Skip navigation

Senator Pushes Workforce Training Bill

Proposed grant program aimed at helping industry and educators work together to form targeted training programs

Addressing the skilled workforce shortage will require a collaborative environment stretching from business leaders to community colleges and labor groups that is focused on training workers for growing industries such as bioscience and alternative energy, said Sen. Sherrod Brown, D-Ohio, while speaking at Cuyahoga Community College in Cleveland April 13 about his recently introduced workforce-development legislation.

Brown, along with Republican Sen. Olympia Snowe of Maine, introduced on April 1 the Strengthening Employment Clusters to Organize Regional Success Act that would provide federal funding for organizations that work with regional resources to enhance job skills for developing industrial fields.

Brown discussed how his bill could help create regional partnerships that may revitalize the manufacturing base in states such as Ohio where traditional heavy industry has steadily declined over the past several decades. He cited Cuyahoga Community College as an example of local leaders partnering with educators to build training programs targeted at growing industries in the region.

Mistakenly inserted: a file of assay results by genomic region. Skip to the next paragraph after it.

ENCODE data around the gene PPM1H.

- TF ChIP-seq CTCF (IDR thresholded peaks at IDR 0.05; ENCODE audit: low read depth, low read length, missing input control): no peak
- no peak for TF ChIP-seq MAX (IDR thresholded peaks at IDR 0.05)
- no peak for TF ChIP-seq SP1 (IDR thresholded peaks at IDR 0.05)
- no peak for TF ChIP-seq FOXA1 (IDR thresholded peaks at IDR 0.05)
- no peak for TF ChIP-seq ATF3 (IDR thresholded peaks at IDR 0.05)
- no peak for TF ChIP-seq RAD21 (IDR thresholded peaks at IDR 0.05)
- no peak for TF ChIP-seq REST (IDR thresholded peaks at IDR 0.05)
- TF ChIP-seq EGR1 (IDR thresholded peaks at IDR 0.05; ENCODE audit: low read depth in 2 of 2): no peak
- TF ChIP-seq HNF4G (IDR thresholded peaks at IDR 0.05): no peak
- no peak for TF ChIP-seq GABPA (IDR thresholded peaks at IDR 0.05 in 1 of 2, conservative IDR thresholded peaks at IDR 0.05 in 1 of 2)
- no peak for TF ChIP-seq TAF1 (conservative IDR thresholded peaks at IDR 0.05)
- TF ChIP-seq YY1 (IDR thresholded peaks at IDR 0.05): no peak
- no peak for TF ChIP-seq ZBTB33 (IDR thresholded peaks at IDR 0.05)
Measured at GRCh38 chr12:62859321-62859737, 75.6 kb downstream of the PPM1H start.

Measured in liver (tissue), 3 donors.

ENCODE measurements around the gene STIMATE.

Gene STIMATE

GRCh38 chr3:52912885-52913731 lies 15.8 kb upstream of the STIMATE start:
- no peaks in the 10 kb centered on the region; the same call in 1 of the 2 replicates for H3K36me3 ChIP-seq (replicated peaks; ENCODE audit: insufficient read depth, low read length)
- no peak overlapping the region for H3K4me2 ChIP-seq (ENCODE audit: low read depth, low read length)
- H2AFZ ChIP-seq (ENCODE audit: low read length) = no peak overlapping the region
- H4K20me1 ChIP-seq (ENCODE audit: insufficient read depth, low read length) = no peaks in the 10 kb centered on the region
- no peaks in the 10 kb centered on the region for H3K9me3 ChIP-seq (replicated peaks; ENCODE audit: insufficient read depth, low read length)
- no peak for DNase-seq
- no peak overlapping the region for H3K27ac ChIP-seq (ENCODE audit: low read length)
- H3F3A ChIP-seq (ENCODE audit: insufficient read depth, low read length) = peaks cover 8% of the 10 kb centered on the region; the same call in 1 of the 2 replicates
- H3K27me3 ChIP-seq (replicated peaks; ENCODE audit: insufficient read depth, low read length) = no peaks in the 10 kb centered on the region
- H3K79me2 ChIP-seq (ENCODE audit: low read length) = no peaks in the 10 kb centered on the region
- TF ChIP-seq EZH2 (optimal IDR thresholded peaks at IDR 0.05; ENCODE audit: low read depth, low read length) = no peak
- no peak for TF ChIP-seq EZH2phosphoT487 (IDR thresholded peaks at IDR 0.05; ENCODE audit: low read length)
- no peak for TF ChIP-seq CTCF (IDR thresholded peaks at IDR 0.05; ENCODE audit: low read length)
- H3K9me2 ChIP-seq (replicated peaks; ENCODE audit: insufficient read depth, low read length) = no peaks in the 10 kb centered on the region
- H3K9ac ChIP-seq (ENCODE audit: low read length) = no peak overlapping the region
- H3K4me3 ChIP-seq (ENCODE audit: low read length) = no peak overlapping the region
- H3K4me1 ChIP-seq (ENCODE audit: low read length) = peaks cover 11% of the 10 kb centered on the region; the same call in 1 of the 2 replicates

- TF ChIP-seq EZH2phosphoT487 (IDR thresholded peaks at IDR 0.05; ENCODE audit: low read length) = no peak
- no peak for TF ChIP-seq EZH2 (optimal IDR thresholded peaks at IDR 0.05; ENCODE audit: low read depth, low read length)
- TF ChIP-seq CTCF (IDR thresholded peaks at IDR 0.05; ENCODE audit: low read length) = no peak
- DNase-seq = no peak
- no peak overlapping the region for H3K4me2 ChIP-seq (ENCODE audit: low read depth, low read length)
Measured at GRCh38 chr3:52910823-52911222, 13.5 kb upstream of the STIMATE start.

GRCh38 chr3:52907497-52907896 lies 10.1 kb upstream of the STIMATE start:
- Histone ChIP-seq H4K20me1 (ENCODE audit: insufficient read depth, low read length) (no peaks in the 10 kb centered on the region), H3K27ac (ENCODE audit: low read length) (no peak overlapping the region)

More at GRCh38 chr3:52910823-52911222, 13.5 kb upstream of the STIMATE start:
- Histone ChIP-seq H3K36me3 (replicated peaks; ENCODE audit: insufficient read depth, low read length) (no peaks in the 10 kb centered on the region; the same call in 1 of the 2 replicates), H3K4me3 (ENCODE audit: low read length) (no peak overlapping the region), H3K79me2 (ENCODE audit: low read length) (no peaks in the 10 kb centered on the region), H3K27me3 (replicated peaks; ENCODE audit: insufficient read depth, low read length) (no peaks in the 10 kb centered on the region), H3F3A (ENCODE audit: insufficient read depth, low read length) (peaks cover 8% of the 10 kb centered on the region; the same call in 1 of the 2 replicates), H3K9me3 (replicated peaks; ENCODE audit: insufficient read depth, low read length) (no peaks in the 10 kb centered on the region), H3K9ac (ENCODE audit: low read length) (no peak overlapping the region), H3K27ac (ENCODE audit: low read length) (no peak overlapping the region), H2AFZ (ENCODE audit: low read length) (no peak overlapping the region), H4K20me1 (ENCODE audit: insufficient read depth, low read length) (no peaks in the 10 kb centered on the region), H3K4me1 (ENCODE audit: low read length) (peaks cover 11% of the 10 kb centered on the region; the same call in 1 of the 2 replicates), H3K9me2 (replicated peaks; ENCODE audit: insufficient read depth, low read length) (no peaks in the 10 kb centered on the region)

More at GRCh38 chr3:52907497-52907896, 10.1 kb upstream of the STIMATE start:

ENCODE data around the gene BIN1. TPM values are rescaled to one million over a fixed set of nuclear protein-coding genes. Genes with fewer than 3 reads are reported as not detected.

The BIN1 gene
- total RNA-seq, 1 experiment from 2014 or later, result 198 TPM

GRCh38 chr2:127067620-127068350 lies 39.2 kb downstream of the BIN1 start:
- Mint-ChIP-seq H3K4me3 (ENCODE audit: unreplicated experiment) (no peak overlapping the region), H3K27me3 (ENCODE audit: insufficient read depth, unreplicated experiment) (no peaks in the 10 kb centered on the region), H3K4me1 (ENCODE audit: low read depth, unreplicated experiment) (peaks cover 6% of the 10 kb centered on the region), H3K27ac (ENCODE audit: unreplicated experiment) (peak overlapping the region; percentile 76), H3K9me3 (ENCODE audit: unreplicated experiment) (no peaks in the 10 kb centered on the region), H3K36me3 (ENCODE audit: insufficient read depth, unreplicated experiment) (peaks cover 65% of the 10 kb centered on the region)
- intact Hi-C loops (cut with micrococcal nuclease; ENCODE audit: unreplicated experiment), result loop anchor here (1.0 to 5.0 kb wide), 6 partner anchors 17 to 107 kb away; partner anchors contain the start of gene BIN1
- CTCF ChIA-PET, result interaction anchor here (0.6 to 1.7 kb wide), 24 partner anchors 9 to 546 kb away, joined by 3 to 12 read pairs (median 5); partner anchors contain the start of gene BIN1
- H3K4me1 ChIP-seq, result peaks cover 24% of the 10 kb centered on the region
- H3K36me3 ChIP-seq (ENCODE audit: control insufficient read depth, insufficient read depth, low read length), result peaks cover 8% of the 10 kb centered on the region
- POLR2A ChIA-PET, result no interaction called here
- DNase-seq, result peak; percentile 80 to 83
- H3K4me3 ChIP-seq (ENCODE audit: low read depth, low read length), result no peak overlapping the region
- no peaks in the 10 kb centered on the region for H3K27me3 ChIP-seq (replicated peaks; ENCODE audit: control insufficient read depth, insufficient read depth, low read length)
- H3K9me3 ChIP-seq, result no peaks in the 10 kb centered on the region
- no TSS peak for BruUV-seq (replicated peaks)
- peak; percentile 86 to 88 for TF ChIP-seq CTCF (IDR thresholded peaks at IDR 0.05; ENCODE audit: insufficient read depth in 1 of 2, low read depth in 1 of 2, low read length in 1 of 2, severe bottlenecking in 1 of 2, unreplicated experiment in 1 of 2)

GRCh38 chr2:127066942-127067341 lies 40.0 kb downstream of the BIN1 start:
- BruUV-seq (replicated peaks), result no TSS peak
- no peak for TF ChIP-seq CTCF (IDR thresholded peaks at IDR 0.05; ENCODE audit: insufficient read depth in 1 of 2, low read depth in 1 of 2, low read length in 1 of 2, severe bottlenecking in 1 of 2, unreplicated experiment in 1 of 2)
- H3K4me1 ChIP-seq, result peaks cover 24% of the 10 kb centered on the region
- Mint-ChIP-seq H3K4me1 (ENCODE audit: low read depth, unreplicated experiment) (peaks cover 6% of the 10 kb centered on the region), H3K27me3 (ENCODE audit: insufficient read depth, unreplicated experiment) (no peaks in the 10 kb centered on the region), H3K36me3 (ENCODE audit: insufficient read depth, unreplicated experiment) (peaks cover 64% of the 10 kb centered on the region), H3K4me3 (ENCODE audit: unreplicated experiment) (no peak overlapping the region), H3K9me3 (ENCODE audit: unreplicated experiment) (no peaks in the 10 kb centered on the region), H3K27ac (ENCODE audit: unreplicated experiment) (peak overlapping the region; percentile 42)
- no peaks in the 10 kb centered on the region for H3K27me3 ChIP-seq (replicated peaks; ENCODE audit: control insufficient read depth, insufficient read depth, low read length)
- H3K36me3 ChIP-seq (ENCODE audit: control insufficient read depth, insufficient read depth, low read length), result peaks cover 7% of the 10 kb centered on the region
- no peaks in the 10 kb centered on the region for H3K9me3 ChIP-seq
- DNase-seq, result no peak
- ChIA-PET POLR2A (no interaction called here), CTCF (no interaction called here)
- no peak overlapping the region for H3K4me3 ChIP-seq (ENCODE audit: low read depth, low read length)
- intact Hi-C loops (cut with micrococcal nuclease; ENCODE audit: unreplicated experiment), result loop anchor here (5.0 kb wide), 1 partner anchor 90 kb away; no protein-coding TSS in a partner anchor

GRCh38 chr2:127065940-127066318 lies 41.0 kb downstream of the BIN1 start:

The college opened a Bioscience Workforce Training and Assessment Center in the fall of 2008 to provide workforce development for approximately 450 bioscience companies in northeast Ohio (see "Medicine for a Manufacturing Turnaround"). The college worked with bioscience manufacturers in the region to develop the curriculum and training facilities.

The legislation would provide funds of up to $250,000 and a three-year implementation grant of up to $2.5 million to eligible applicants. Grant recipients also can apply for $1.5 million in renewal funds for an additional three years if certain conditions are met. Under the legislation, eligible entities must increase their use of nonfederal funds each year they receive federal funding.

Prospective grantees must identify specific industry clusters based on the competitiveness of the business, its importance to the economic development of the area or region being served and demand for skilled workers and the availability of jobs.

Hide comments


  • Allowed HTML tags: <em> <strong> <blockquote> <br> <p>

Plain text

  • No HTML tags allowed.
  • Web page addresses and e-mail addresses turn into links automatically.
  • Lines and paragraphs break automatically.